Welcome to another blog series! These blogs will be focusing on areas in which job seekers and employees commonly make mistakes. Stick around to make sure you know which missteps to avoid. Today we’ll be covering changing your own job title. Doing this can be especially tempting to do if your title isn’t one you’re proud of. We’ll discuss why you should avoid doing so after the break.
The Power of a Job Title
Like it or not, job titles say a lot about a person’s responsibilities. While it only is a word or two, a hiring manager will make many assumptions based on it. Thus grows the temptation to change it, improve perception. While it may make you look better immediately it could hurt your chances long term. Let’s walk through an example.
Consider an employee who has been in the same job for 2 years. They started out as an entry level employee. After 2 years they’ve grown their skills and experience. Ultimately, they could be considered an experienced employee. However, their manager never changed the title. Once the candidate begins to search, they decide to change up the title for a more senior sounding one. Eventually, their old boss gets called to reference check. At this point they find out the candidate changed the title, which won’t go over well.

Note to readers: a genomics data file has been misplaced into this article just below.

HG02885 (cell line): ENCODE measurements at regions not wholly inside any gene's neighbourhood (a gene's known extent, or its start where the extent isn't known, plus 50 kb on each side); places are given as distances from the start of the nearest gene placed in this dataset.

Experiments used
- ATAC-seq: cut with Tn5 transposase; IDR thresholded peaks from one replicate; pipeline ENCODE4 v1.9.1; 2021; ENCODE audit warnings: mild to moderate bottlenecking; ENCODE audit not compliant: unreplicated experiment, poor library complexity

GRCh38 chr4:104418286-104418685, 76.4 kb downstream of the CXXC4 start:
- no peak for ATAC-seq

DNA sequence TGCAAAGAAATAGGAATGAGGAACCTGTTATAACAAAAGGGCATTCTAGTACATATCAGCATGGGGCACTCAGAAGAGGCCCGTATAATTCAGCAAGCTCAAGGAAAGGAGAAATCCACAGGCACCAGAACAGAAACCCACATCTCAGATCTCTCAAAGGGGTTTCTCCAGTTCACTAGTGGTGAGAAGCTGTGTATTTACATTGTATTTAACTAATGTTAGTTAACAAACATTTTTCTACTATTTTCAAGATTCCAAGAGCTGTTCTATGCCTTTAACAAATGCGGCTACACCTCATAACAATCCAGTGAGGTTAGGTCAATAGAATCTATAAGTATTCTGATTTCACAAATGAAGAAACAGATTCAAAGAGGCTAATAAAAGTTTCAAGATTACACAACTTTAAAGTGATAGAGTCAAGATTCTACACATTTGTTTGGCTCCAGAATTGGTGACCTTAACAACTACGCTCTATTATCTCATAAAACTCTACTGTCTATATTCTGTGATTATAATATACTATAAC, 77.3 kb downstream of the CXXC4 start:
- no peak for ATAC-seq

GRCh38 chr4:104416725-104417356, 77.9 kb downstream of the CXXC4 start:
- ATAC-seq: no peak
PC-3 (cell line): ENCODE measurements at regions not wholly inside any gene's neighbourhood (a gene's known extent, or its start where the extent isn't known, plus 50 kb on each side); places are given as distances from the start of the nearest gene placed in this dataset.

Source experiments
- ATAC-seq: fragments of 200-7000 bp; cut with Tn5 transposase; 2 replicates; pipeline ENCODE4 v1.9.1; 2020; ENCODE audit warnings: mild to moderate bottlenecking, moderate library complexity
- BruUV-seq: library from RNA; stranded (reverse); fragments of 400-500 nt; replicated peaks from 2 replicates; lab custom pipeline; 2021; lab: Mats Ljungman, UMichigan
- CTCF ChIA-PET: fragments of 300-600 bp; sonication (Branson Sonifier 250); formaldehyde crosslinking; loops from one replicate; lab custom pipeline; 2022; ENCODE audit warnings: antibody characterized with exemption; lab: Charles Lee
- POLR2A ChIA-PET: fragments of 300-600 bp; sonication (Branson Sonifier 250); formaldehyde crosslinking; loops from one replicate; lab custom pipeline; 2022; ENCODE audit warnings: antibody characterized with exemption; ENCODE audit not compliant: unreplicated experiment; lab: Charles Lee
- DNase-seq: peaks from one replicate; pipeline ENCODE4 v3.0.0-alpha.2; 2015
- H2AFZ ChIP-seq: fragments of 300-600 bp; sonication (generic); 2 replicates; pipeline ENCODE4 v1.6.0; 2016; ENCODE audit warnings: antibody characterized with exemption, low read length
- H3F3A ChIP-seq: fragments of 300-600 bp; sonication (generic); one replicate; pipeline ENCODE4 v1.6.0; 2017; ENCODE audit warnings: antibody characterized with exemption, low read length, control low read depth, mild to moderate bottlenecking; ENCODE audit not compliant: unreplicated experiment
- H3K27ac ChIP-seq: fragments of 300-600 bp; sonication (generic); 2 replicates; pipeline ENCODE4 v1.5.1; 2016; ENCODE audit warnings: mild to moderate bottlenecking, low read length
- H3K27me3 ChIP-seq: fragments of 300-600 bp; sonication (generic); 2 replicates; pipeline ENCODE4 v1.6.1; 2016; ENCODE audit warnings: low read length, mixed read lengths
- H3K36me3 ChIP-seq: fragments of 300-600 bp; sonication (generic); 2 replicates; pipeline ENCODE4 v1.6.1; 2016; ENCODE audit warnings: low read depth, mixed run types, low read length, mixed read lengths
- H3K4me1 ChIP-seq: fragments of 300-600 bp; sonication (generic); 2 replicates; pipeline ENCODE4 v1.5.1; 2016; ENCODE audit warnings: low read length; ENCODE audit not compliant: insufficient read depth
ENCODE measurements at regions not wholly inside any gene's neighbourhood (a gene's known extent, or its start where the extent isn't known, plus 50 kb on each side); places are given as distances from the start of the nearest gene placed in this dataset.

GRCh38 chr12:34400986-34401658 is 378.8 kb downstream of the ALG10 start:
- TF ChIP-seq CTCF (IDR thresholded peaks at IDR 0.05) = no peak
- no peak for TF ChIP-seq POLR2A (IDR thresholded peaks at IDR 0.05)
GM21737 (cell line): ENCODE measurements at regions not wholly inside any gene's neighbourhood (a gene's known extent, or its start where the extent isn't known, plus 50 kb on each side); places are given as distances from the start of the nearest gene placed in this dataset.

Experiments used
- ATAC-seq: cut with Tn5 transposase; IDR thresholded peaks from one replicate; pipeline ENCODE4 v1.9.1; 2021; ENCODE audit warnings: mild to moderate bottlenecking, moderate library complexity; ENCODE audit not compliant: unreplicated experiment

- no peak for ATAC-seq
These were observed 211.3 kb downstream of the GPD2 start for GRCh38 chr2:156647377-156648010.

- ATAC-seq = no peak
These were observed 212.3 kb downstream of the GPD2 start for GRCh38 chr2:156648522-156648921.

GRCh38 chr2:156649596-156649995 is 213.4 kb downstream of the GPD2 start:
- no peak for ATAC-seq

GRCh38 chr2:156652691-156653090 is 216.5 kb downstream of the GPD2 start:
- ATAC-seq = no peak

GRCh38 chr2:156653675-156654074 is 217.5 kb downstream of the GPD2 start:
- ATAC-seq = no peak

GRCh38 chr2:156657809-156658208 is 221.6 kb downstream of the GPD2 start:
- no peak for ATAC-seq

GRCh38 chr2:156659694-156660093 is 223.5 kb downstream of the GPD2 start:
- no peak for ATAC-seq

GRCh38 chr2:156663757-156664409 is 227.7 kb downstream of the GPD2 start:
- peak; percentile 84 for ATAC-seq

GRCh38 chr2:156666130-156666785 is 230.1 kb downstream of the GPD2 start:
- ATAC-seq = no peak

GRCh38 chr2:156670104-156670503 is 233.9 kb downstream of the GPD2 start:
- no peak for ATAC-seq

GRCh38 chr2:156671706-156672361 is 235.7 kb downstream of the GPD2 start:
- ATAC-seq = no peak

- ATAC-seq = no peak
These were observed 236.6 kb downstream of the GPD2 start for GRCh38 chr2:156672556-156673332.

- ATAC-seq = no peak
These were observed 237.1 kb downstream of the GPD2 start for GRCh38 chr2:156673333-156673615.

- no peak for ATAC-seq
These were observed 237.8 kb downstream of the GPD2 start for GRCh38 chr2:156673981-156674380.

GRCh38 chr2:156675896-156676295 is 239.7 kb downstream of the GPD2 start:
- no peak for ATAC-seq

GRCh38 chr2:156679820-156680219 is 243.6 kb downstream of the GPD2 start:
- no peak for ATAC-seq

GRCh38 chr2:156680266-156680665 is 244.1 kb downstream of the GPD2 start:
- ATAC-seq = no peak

Weigh Your Options
While the change may very well be deserved, it isn’t the employee’s place to make it. So, what can be done? We’ll discuss a proactive and retroactive option. Ideally, there is a way to avoid this situation entirely. Most companies offer annual performance reviews. Many employees know this is a prime time to renegotiate salary. It’s also a great opportunity to discuss your job title. If you’ve been a strong employee for the year, and especially if you’ve taken on more responsibilities, this should be an easy decision for the hiring manager. If you are able to accomplish it, this is the ideal approach.
Another option is to bring up the title change in your cover letter, or subsequent interview. Make it clear that your skills and qualifications aren’t typical of that title. Lastly, there is a case in which you could get away with changing the title.
If your company has unique or exclusive titles that aren’t used elsewhere, you could change it to something more recognizable or typical. Changing your title from ‘First Impressions Manager’ to ‘Secretary’ would be understood by a reasonable hiring manager. We hope this breakdown of ‘what not to do’ helps you to avoid a conflict in the future! If there are any specific topics or mistakes you think we should cover, please let us know!